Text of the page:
What does that mean, really? Does it mean good things come in small packages? Yes. And no. It’s not something exclusive to size, just that bigger isn’t automatically better. Longer isn’t always better. What matters is what you do with it.¤
A real-life example is produce. I can get absolutely gigantic apples or peaches or strawberries, firm, and colorful. That first bite, however, might not match the greatness that piece of fruit promises. When I was a kid, we had a cherry tree, raspberry bushes, and a strawberry patch. And a mulberry tree, but that’s not something you find in stores all that often. They were tasty, though. I wasn’t allowed to touch the raspberries, because those were my mother’s favorite, but in season, coming home from school or from the pool, I’d stop and pick some strawberries or cherries that the ants and birds hadn’t gotten. I know what they’re supposed to taste like. Michigan, my neighbor to the north, is well-known for cherries. So is Ohio for that matter. And yet, the cherries I buy in the grocery store now tend to come from Washington state, a couple thousand miles away. Quite a bit of the produce we see in stores has been modified so that it travels well, doesn’t bruise easily, doesn’t rot quickly, looks pretty, and is bigger. Taste is a minor consideration. So is nutrition, for that matter.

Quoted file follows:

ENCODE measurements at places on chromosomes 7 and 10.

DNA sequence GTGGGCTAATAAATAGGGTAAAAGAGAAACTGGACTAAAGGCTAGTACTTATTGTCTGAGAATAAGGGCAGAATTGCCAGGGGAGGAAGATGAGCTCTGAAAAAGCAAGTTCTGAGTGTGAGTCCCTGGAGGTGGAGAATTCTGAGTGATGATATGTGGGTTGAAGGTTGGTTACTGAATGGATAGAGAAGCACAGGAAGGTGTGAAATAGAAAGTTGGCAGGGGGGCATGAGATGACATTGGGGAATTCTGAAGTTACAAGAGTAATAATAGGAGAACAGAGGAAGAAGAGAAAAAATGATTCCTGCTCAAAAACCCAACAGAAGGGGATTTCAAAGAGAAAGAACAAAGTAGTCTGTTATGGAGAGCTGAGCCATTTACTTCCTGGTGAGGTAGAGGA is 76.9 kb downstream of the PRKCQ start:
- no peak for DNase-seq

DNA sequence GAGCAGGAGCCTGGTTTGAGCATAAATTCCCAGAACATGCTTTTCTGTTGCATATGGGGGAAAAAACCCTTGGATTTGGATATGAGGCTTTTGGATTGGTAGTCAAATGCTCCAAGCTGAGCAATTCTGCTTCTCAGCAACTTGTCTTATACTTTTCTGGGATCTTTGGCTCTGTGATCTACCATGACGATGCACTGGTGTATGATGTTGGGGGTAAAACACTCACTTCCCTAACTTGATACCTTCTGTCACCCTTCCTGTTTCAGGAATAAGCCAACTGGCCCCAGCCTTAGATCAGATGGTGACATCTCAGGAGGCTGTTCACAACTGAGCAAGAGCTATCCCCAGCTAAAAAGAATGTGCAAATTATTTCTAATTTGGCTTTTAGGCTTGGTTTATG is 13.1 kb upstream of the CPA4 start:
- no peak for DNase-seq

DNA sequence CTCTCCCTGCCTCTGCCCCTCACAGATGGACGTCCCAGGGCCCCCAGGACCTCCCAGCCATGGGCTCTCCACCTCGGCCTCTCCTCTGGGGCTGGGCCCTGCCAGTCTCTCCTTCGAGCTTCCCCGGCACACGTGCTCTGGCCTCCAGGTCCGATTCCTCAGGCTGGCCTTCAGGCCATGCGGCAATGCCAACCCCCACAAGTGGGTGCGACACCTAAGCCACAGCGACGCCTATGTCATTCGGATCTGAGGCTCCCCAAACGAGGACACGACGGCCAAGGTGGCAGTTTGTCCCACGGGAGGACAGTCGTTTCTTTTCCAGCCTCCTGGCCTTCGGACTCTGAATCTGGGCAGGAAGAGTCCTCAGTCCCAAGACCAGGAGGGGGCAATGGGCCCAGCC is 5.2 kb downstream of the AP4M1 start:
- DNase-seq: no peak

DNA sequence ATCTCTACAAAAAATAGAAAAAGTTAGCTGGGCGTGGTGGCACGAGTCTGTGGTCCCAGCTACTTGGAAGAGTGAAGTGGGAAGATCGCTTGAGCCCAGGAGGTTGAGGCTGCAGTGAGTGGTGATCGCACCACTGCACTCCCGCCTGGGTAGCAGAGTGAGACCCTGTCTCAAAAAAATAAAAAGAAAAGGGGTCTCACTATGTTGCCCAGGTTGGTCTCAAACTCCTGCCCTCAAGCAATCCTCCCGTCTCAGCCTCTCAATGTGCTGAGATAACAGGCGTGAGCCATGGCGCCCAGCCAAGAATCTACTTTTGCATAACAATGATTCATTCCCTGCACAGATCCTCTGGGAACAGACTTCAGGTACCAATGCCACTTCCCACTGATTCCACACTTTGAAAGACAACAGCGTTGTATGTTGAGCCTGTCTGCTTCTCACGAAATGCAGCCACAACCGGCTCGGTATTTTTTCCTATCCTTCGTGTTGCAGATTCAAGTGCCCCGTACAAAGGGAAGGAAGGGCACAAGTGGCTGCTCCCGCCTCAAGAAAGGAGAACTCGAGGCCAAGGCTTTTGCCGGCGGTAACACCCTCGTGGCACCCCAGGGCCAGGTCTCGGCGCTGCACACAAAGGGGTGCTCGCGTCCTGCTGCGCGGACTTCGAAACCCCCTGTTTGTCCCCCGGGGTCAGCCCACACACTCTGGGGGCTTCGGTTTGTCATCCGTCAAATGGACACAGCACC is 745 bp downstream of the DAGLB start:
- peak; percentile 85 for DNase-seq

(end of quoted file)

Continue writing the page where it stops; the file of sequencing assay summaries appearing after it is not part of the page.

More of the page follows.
It’s not just food, though; a bigger store, for instance, might have more selection, but might not have the personal touch a smaller one would. I was reminded of that last night. The grocery store I prefer is small, maybe six checkout lanes total, and a handful of self-checkouts^. While at the wine tasting – that’s right, wine tasting at the grocery store – we discussed other nearby stores in the same chain. One up the hill was small, larger than this one, but still small, parking was challenging, and the attitude is very snotty, a little unwelcoming for anyone who appears to be “other,” not from there. The other is gigantic, parking is a nightmare, it’s always crowded – it even has a State Store in it. It has a tremendous selection, including some things you might otherwise only find at Jungle Jim’s, it’s brightly-lit, clean, and again, HUGE! I don’t like it. Just like my favorite store, it pulls from a fairly diverse population. Actually, a good chunk of the same population. The distance from my house between the two is a difference of a few tenths of a mile.